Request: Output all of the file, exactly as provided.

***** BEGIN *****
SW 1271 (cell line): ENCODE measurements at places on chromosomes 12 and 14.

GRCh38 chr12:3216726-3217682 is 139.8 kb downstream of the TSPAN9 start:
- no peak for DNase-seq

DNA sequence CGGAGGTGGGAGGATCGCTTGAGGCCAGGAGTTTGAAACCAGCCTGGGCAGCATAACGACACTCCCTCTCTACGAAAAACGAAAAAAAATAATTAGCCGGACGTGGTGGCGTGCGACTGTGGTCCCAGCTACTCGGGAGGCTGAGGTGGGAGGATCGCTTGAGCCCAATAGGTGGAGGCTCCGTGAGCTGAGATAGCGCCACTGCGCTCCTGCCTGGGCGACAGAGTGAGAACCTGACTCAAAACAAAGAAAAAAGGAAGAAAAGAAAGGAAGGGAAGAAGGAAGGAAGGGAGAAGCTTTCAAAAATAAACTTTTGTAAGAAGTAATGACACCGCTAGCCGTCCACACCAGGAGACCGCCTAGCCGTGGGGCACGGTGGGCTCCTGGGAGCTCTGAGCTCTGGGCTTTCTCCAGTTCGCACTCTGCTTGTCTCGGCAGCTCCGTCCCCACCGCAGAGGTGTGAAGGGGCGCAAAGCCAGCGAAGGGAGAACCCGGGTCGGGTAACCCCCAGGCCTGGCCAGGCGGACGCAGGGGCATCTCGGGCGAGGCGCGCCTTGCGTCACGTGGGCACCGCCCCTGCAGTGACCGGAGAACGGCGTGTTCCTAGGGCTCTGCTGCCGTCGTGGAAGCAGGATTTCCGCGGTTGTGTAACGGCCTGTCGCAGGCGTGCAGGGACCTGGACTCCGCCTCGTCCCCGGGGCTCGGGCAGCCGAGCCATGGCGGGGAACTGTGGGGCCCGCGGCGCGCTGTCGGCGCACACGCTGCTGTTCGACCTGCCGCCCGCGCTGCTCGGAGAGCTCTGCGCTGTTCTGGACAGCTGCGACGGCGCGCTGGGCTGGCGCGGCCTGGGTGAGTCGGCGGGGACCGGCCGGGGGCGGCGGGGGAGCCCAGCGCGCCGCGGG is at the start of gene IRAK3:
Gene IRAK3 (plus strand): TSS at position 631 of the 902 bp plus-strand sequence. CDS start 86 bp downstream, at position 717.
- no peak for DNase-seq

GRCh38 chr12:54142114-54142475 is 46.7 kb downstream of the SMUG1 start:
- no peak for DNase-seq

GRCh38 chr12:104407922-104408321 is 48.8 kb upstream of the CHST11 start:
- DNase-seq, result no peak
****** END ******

SW 1271 (cell line): ENCODE measurements at places on chromosomes 12 and 14.

GRCh38 chr12:3216726-3217682 is 139.8 kb downstream of the TSPAN9 start:
- no peak for DNase-seq

DNA sequence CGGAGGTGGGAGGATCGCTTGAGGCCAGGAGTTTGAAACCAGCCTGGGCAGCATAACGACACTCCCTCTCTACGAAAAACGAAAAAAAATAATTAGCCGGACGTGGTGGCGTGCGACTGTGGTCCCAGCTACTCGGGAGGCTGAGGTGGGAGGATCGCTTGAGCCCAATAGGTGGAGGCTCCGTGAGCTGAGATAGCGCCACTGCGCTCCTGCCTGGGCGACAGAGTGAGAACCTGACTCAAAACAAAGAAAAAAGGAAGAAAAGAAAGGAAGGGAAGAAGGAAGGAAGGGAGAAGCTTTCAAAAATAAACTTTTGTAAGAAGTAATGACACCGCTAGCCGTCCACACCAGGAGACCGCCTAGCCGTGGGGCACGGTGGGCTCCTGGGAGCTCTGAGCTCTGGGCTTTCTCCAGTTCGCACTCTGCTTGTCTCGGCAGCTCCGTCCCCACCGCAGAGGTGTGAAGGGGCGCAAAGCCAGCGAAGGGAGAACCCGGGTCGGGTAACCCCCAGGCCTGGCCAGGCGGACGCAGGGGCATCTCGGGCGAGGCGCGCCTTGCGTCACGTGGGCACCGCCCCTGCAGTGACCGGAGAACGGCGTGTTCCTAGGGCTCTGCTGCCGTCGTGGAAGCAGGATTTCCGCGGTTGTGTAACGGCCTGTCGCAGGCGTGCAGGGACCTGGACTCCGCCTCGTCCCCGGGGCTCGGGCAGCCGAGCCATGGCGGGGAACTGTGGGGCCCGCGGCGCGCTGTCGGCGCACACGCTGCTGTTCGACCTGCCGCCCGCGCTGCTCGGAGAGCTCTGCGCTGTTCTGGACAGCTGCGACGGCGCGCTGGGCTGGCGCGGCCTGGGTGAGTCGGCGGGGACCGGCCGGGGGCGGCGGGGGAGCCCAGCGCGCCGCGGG is at the start of gene IRAK3:
Gene IRAK3 (plus strand): TSS at position 631 of the 902 bp plus-strand sequence. CDS start 86 bp downstream, at position 717.
- no peak for DNase-seq

GRCh38 chr12:54142114-54142475 is 46.7 kb downstream of the SMUG1 start:
- no peak for DNase-seq

GRCh38 chr12:104407922-104408321 is 48.8 kb upstream of the CHST11 start:
- DNase-seq, result no peak